One of the highlights of this meeting was Mr Prasad’s specific instructions to his drafting committee team to remove most of the statements in the manual that attempted to somehow induct foreign case law (particularly the word “technical”) whilst interpreting section 3(k) dealing with the patenting of software.
Readers may recollect an editoriral in the Mint, where I argued that it would be a disaster for India to co-opt the rather tortuous norms evolved by UK and EU courts in their bid to grant software patents, even when their statutes clearly prohibited such grants. I had noted then that:
“… till such time as the software patent exclusion remains on our statute book, it ought to be adhered to and respected. India must avoid buying into the tortuous interpretative process that has characterized American and European jurisprudence on this count.”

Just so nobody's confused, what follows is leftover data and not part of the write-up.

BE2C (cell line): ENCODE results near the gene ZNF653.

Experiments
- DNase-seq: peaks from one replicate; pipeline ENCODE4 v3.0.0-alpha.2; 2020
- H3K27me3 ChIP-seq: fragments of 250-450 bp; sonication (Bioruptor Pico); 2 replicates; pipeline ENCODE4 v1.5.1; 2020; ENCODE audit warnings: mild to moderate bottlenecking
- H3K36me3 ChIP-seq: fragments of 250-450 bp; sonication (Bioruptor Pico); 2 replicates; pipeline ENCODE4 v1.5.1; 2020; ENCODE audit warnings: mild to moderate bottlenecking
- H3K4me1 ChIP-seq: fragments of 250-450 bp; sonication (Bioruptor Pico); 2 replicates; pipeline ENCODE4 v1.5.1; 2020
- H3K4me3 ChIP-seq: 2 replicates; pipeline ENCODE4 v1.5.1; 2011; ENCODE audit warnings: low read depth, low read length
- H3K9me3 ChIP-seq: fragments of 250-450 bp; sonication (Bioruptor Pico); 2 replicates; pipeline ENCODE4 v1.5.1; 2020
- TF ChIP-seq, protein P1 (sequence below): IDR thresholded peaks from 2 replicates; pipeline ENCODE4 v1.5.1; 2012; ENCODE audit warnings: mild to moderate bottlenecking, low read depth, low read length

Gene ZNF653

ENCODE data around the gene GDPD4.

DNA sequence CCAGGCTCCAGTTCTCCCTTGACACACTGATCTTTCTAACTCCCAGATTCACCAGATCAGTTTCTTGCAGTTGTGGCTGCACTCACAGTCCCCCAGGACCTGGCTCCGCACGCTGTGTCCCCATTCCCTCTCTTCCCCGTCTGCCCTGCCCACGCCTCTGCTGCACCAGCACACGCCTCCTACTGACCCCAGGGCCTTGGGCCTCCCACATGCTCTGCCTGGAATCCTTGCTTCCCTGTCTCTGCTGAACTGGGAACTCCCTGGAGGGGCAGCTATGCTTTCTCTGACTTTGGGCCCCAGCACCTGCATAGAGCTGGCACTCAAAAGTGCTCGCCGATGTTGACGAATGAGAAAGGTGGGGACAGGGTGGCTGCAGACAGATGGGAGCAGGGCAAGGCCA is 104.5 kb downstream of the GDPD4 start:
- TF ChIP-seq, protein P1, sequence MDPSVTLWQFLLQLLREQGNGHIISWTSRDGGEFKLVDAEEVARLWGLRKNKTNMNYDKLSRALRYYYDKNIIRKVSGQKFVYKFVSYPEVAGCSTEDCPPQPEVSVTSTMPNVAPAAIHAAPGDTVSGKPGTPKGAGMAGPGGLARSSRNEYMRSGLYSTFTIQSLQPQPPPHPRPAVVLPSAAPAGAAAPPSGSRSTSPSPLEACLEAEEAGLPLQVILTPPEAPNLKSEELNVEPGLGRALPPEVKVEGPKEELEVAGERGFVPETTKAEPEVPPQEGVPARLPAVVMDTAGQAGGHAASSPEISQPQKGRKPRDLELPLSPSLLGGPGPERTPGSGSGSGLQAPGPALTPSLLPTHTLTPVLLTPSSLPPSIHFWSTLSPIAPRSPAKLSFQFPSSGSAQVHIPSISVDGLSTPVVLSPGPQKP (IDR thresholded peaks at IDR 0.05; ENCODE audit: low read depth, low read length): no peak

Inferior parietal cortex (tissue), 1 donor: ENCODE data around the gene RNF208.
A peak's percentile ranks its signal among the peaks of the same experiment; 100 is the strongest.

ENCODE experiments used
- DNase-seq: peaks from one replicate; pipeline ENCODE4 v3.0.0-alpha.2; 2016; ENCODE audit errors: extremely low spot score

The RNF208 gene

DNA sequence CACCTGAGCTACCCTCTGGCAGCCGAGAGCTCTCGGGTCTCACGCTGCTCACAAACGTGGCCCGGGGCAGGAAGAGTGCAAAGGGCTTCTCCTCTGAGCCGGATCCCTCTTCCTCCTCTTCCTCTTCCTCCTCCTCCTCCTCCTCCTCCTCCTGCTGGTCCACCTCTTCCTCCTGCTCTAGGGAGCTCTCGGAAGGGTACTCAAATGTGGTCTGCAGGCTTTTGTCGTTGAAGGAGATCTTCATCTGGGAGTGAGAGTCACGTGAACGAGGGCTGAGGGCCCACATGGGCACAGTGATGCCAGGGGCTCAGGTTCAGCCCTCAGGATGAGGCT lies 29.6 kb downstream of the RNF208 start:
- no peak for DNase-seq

I brought all of this to the notice of Mr Prasad during the course of the meeting, as also the fact that the current manual appears to suggest in several places that any software that is somehow “technical” would merit patent protection. As I’d noted in the Mint editorial:
“One is hard-pressed to think of any software program that might fail this “technical contribution” test, particularly when a patent application covering such programs, is crafted by a clever patent attorney.
Indian judges ought to eschew such legal casuistry in favour of a simple straightforward reading of section 3(k), which excludes computer programs per se from patentability.”
Mr Prasad clearly reiterated that the Manual was only meant to provide general guidance and that legal interpretation around contentious issues ought to be left to the courts.
I hope to do more posts to bring out other aspects of the discussions that transpired during this patent stakeholders meeting. So watch this space for more.